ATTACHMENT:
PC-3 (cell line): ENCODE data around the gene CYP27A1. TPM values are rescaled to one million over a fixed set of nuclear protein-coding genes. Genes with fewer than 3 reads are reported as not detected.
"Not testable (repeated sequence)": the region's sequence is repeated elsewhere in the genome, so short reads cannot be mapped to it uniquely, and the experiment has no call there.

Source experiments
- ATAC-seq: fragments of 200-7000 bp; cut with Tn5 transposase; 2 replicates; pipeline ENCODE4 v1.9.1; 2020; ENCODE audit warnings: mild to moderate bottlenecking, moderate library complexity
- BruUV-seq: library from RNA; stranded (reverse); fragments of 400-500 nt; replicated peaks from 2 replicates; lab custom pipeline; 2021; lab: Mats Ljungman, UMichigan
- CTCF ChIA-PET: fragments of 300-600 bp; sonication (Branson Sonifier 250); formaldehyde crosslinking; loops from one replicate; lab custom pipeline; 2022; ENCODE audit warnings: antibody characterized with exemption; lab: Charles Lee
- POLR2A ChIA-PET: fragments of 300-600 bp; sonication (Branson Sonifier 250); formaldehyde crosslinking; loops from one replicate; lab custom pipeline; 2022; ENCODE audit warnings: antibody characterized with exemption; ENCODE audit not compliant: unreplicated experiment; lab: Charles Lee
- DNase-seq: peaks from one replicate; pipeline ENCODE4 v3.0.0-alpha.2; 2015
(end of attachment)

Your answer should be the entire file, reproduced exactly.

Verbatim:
PC-3 (cell line): ENCODE data around the gene CYP27A1. TPM values are rescaled to one million over a fixed set of nuclear protein-coding genes. Genes with fewer than 3 reads are reported as not detected.
"Not testable (repeated sequence)": the region's sequence is repeated elsewhere in the genome, so short reads cannot be mapped to it uniquely, and the experiment has no call there.

Source experiments
- ATAC-seq: fragments of 200-7000 bp; cut with Tn5 transposase; 2 replicates; pipeline ENCODE4 v1.9.1; 2020; ENCODE audit warnings: mild to moderate bottlenecking, moderate library complexity
- BruUV-seq: library from RNA; stranded (reverse); fragments of 400-500 nt; replicated peaks from 2 replicates; lab custom pipeline; 2021; lab: Mats Ljungman, UMichigan
- CTCF ChIA-PET: fragments of 300-600 bp; sonication (Branson Sonifier 250); formaldehyde crosslinking; loops from one replicate; lab custom pipeline; 2022; ENCODE audit warnings: antibody characterized with exemption; lab: Charles Lee
- POLR2A ChIA-PET: fragments of 300-600 bp; sonication (Branson Sonifier 250); formaldehyde crosslinking; loops from one replicate; lab custom pipeline; 2022; ENCODE audit warnings: antibody characterized with exemption; ENCODE audit not compliant: unreplicated experiment; lab: Charles Lee
- DNase-seq: peaks from one replicate; pipeline ENCODE4 v3.0.0-alpha.2; 2015